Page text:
The Spurs figured they could handle undersized Phoenix without Robinson if necessary. They figured the series they'd need Robinson most is the potential second-round matchup with the Lakers, in which he'll be asked to guard Shaquille O'Neal for at least a half to spare Tim Duncan from early foul trouble. Of course, San Antonio has since struggled mightily with the Suns, even with Robinson missing only one of the four games so far. So the Spurs have to get to Round 2 (as do the Lakers) before they can even worry about how Robinson's back will hold up.

5. Chris Webber, Kings.
The Kings are deep enough to finish Utah off without relying heavily on Webber, so coach Rick Adelman would be wise to consider playing Webber sparingly for the rest of the series to guard against further damage to Webber's back. CWebb suffered the injury going for a rebound in Game 2, and Sacramento's championship chances would surely be affected if the pain -- like many cases of back trouble -- lingers. If it does linger, move him up the list.


Despite this 360, Kobe Bryant hasn't been quite right since Game 2.
6. Kobe Bryant, Lakers.
Much as Kobe continues to insist that his jammed right shoulder is no bother, the numbers suggest otherwise. Bryant is shooting just 31.6 percent from the field -- 30 for 95 -- since the first half of Game 1, and jarred the shoulder on a dunk attempt in the first quarter of Game 2. With Fox out and Shaquille O'Neal still prone to stretches of subdued play and limited mobility, the Lakers need a full-strength Bryant just to get past Minnesota, let alone complete L.A.'s four-peat bid.

7. Baron Davis, Hornets.
Davis is playing through his knee injury, and playing quite well judging by Monday's 34 points, but the bone bruise and subsequent swelling forced him to miss Game 2 entirely. Which didn't do much for the Hornets' start in the Philly series. The only solace: New Orleans is accustomed to playing without its stars, as seen last spring when Davis led the Hornets to the second round despite Mashburn missing the entire playoffs with vertigo.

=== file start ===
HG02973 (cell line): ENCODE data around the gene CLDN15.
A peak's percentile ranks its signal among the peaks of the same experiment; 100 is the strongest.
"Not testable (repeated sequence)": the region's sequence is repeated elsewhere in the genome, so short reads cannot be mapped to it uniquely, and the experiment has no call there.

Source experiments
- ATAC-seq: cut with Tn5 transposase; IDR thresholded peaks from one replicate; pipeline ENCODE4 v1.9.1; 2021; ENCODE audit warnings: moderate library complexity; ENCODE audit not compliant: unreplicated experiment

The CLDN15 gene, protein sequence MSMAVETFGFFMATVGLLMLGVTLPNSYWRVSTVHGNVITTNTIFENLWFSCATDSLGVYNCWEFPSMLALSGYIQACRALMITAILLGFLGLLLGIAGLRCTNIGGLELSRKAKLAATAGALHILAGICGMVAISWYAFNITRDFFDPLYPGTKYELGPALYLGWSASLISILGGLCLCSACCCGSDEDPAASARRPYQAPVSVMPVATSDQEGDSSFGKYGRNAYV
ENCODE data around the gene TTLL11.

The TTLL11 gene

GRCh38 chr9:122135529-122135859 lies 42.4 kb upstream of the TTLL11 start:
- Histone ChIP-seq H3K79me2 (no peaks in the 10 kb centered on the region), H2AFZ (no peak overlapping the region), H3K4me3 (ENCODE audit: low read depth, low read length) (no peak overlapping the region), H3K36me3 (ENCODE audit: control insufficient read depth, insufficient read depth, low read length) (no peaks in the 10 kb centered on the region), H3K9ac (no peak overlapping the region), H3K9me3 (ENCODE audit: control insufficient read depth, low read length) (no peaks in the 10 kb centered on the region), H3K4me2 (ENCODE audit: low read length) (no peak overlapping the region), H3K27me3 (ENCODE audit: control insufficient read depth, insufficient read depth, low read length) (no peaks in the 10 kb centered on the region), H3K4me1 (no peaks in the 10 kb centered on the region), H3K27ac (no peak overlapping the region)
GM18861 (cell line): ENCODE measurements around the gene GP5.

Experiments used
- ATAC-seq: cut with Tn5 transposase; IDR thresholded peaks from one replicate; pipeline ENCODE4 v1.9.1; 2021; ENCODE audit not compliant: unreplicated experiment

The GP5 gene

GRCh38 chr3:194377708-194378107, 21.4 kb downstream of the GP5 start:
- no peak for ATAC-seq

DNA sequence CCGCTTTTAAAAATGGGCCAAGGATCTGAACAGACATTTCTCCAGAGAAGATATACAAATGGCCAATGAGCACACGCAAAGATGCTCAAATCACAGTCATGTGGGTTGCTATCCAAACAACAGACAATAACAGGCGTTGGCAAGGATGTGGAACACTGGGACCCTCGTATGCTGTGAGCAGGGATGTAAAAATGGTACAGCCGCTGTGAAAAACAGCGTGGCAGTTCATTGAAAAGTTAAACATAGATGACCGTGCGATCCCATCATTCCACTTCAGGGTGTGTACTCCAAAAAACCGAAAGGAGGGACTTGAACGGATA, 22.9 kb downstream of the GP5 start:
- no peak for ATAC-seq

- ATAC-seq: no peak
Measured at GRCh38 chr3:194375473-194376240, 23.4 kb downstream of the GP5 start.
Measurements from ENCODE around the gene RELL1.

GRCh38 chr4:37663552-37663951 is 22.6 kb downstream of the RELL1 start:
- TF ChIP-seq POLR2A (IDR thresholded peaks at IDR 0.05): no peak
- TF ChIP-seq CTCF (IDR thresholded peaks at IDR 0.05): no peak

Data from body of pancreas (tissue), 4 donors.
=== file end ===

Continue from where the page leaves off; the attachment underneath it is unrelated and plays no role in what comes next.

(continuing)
8. Michael Finley, Mavericks.
The hamstring is OK, but Finley is still searching for some rhythm after a 13-game absence late in the regular season. He scored only 17 points in the two games in Portland, missing 17 of 24 shots, for a team that is also fretting daily about Eduardo Najera's gimpy knee. "Eddie's out there on blood and guts, but when we look at him on film compared to a year ago, before his knee got bad, we know he's not right," said Mavericks coach Don Nelson. The Kings have already proven they can beat the Mavericks in spite of a major injury -- Stojakovic in last May's playoffs -- but Dallas doesn't have Sacramento's depth to win a second-rounder without a healthier Finley and Najera.

9. Stephon Marbury, Suns.
Steph is a late entry here after suffering his second "stinger" of the season Sunday night in a collision with San Antonio's Malik Rose. He had no feeling in his right arm initially but played to the finish of a Game 4 triumph and says now that the injury shouldn't be a problem Tuesday night. Of course, if he takes another hit to that right shoulder, Steph might be moving up the list as well.

10. Chauncey Billups, Pistons.
It is Chauncey's left thigh, more than Ben Wallace's left knee, that has troubled the Pistons. Billups took a knock in Game 3, finished with only five points in that 89-80 defeat and has been moving gingerly ever since. Although Billups managed 25 points in Game 4, he missed 11 of 12 shots after a 16-point first quarter and finished just 6-for-20 from the field. The Pistons were counting on Billups to outplay Darrell Armstrong and Jacque Vaughn and be Detroit's big shot-maker in the playoffs. He's shooting 32.1 percent from the floor.

BrianJ
04-30-2003, 05:07 PM
It is amazing that Kobe can play through all this pain. Yeah its hreoic not but just think what he is doing to his body.

I can't imagine faking injury after injury. Its even more amazing that people buy this crap. Kobe obviously was never taught the lessonof "The Boy Who Cried Wolf"